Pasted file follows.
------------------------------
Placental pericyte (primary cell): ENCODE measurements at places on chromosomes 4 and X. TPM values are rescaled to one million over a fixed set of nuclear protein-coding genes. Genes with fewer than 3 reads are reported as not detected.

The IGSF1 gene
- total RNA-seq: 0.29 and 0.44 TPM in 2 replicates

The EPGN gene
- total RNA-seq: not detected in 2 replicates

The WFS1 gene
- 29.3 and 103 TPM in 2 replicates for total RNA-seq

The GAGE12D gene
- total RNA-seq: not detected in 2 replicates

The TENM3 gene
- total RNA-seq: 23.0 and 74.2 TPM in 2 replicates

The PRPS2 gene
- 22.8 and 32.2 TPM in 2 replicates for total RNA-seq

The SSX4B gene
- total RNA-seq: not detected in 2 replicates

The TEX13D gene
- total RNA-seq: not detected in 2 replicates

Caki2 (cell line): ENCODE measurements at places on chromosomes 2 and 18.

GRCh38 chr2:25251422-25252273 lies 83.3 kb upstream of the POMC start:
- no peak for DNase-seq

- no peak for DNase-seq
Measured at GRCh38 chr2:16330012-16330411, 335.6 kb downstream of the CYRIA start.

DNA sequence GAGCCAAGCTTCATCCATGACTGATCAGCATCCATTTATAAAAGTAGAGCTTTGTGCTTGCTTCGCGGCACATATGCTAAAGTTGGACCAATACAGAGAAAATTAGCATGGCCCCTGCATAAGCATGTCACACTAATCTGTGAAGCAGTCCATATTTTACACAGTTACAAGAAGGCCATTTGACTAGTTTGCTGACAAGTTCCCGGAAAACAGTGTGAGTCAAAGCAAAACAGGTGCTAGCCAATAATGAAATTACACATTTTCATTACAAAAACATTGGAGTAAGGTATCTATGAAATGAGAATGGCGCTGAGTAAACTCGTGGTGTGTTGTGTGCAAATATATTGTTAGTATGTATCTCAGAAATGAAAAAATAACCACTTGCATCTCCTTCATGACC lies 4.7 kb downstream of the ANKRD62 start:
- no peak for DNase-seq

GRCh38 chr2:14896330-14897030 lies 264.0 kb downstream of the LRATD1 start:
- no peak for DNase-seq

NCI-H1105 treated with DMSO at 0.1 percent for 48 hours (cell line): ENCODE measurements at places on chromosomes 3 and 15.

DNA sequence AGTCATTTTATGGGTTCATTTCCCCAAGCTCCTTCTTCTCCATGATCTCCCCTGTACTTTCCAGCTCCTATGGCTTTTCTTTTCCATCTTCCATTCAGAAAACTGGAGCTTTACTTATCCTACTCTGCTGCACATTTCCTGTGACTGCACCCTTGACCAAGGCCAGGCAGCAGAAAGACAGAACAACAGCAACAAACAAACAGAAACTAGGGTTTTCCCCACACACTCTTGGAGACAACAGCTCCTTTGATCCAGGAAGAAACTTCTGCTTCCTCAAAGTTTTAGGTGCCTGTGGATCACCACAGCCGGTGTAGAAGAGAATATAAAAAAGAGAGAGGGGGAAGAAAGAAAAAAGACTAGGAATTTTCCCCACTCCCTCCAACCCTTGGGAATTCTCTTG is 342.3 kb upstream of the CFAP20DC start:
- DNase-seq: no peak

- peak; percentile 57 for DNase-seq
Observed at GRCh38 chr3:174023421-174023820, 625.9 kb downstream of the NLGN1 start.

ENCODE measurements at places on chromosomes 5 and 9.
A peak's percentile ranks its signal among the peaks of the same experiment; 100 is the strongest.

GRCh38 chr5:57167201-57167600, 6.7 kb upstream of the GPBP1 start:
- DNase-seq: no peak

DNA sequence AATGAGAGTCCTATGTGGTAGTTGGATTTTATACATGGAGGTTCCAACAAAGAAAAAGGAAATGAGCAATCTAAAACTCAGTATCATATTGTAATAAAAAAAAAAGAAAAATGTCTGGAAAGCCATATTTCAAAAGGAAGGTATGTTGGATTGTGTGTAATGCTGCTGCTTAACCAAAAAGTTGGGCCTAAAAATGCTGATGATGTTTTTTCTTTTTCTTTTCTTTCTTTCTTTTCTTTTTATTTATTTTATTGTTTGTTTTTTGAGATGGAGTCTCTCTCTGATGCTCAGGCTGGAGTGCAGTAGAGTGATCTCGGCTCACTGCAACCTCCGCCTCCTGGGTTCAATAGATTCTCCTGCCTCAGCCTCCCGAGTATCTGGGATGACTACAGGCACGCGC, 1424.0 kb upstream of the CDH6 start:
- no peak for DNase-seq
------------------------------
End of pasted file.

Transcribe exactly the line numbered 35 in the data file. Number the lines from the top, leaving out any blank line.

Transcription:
- DNase-seq: no peak